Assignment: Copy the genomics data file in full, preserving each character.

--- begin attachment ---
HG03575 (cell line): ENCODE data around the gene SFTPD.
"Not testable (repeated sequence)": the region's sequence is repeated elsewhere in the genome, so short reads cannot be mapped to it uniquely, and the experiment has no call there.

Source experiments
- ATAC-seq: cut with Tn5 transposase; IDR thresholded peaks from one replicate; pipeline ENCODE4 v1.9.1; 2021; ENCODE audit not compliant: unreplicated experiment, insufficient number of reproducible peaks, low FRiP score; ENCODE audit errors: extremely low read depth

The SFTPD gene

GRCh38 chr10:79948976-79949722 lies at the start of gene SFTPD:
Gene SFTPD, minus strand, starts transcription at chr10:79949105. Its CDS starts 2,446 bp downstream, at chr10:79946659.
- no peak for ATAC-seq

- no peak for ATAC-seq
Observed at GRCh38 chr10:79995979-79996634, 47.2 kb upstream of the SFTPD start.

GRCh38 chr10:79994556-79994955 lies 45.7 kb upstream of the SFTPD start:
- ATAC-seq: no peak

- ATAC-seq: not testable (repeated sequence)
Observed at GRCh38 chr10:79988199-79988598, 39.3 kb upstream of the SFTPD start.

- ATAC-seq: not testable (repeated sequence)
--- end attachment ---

HG03575 (cell line): ENCODE data around the gene SFTPD.
"Not testable (repeated sequence)": the region's sequence is repeated elsewhere in the genome, so short reads cannot be mapped to it uniquely, and the experiment has no call there.

Source experiments
- ATAC-seq: cut with Tn5 transposase; IDR thresholded peaks from one replicate; pipeline ENCODE4 v1.9.1; 2021; ENCODE audit not compliant: unreplicated experiment, insufficient number of reproducible peaks, low FRiP score; ENCODE audit errors: extremely low read depth

The SFTPD gene

GRCh38 chr10:79948976-79949722 lies at the start of gene SFTPD:
Gene SFTPD, minus strand, starts transcription at chr10:79949105. Its CDS starts 2,446 bp downstream, at chr10:79946659.
- no peak for ATAC-seq

- no peak for ATAC-seq
Observed at GRCh38 chr10:79995979-79996634, 47.2 kb upstream of the SFTPD start.

GRCh38 chr10:79994556-79994955 lies 45.7 kb upstream of the SFTPD start:
- ATAC-seq: no peak

- ATAC-seq: not testable (repeated sequence)
Observed at GRCh38 chr10:79988199-79988598, 39.3 kb upstream of the SFTPD start.

- ATAC-seq: not testable (repeated sequence)